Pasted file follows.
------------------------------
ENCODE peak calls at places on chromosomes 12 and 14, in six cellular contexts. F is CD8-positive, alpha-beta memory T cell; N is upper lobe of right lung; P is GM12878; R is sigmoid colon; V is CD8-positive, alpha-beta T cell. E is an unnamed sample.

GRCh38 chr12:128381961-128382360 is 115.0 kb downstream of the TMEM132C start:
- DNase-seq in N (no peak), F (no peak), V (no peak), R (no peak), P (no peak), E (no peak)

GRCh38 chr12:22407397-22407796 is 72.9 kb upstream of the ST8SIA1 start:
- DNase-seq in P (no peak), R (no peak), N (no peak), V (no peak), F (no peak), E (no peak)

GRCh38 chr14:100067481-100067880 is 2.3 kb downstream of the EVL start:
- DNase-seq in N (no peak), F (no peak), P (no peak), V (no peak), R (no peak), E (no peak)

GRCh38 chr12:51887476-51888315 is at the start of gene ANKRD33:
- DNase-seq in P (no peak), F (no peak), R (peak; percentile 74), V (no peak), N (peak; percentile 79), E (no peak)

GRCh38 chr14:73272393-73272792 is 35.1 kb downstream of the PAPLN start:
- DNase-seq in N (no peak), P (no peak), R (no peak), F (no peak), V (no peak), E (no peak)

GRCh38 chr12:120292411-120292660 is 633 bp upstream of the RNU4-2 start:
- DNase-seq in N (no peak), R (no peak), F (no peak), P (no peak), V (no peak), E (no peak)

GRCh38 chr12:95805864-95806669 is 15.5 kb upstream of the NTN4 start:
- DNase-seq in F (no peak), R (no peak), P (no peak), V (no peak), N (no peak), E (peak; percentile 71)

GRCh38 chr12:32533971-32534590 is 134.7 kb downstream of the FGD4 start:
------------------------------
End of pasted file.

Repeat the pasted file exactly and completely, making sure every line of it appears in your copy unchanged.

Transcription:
ENCODE peak calls at places on chromosomes 12 and 14, in six cellular contexts. F is CD8-positive, alpha-beta memory T cell; N is upper lobe of right lung; P is GM12878; R is sigmoid colon; V is CD8-positive, alpha-beta T cell. E is an unnamed sample.

GRCh38 chr12:128381961-128382360 is 115.0 kb downstream of the TMEM132C start:
- DNase-seq in N (no peak), F (no peak), V (no peak), R (no peak), P (no peak), E (no peak)

GRCh38 chr12:22407397-22407796 is 72.9 kb upstream of the ST8SIA1 start:
- DNase-seq in P (no peak), R (no peak), N (no peak), V (no peak), F (no peak), E (no peak)

GRCh38 chr14:100067481-100067880 is 2.3 kb downstream of the EVL start:
- DNase-seq in N (no peak), F (no peak), P (no peak), V (no peak), R (no peak), E (no peak)

GRCh38 chr12:51887476-51888315 is at the start of gene ANKRD33:
- DNase-seq in P (no peak), F (no peak), R (peak; percentile 74), V (no peak), N (peak; percentile 79), E (no peak)

GRCh38 chr14:73272393-73272792 is 35.1 kb downstream of the PAPLN start:
- DNase-seq in N (no peak), P (no peak), R (no peak), F (no peak), V (no peak), E (no peak)

GRCh38 chr12:120292411-120292660 is 633 bp upstream of the RNU4-2 start:
- DNase-seq in N (no peak), R (no peak), F (no peak), P (no peak), V (no peak), E (no peak)

GRCh38 chr12:95805864-95806669 is 15.5 kb upstream of the NTN4 start:
- DNase-seq in F (no peak), R (no peak), P (no peak), V (no peak), N (no peak), E (peak; percentile 71)

GRCh38 chr12:32533971-32534590 is 134.7 kb downstream of the FGD4 start: